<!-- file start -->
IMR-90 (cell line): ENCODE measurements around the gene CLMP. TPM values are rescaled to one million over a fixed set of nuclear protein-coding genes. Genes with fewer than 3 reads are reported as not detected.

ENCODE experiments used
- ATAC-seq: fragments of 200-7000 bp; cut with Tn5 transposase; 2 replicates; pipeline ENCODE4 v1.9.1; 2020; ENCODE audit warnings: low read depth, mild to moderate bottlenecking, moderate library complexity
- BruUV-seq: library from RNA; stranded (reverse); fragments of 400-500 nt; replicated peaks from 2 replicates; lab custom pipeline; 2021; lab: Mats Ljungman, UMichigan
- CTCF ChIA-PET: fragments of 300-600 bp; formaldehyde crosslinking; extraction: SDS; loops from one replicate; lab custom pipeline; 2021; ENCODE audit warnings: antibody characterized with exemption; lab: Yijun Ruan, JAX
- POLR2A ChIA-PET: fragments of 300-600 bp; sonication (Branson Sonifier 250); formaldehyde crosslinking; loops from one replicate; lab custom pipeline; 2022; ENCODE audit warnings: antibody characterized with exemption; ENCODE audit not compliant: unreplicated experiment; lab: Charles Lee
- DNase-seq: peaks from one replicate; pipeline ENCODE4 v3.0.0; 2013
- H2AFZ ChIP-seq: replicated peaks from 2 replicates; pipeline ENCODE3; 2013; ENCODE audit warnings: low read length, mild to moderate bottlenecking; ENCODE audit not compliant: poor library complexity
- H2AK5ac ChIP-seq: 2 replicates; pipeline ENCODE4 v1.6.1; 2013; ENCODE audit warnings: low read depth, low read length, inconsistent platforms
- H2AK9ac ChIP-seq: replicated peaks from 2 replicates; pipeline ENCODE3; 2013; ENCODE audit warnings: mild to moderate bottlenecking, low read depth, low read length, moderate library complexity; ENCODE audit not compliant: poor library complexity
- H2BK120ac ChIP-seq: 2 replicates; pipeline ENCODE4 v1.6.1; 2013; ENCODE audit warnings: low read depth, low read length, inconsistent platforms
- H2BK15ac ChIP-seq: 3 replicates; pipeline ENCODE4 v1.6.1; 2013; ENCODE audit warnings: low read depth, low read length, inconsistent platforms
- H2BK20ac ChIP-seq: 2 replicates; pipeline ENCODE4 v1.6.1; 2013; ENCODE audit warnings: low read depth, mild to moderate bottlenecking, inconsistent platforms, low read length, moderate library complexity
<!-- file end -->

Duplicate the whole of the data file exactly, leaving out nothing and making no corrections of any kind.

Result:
IMR-90 (cell line): ENCODE measurements around the gene CLMP. TPM values are rescaled to one million over a fixed set of nuclear protein-coding genes. Genes with fewer than 3 reads are reported as not detected.

ENCODE experiments used
- ATAC-seq: fragments of 200-7000 bp; cut with Tn5 transposase; 2 replicates; pipeline ENCODE4 v1.9.1; 2020; ENCODE audit warnings: low read depth, mild to moderate bottlenecking, moderate library complexity
- BruUV-seq: library from RNA; stranded (reverse); fragments of 400-500 nt; replicated peaks from 2 replicates; lab custom pipeline; 2021; lab: Mats Ljungman, UMichigan
- CTCF ChIA-PET: fragments of 300-600 bp; formaldehyde crosslinking; extraction: SDS; loops from one replicate; lab custom pipeline; 2021; ENCODE audit warnings: antibody characterized with exemption; lab: Yijun Ruan, JAX
- POLR2A ChIA-PET: fragments of 300-600 bp; sonication (Branson Sonifier 250); formaldehyde crosslinking; loops from one replicate; lab custom pipeline; 2022; ENCODE audit warnings: antibody characterized with exemption; ENCODE audit not compliant: unreplicated experiment; lab: Charles Lee
- DNase-seq: peaks from one replicate; pipeline ENCODE4 v3.0.0; 2013
- H2AFZ ChIP-seq: replicated peaks from 2 replicates; pipeline ENCODE3; 2013; ENCODE audit warnings: low read length, mild to moderate bottlenecking; ENCODE audit not compliant: poor library complexity
- H2AK5ac ChIP-seq: 2 replicates; pipeline ENCODE4 v1.6.1; 2013; ENCODE audit warnings: low read depth, low read length, inconsistent platforms
- H2AK9ac ChIP-seq: replicated peaks from 2 replicates; pipeline ENCODE3; 2013; ENCODE audit warnings: mild to moderate bottlenecking, low read depth, low read length, moderate library complexity; ENCODE audit not compliant: poor library complexity
- H2BK120ac ChIP-seq: 2 replicates; pipeline ENCODE4 v1.6.1; 2013; ENCODE audit warnings: low read depth, low read length, inconsistent platforms
- H2BK15ac ChIP-seq: 3 replicates; pipeline ENCODE4 v1.6.1; 2013; ENCODE audit warnings: low read depth, low read length, inconsistent platforms
- H2BK20ac ChIP-seq: 2 replicates; pipeline ENCODE4 v1.6.1; 2013; ENCODE audit warnings: low read depth, mild to moderate bottlenecking, inconsistent platforms, low read length, moderate library complexity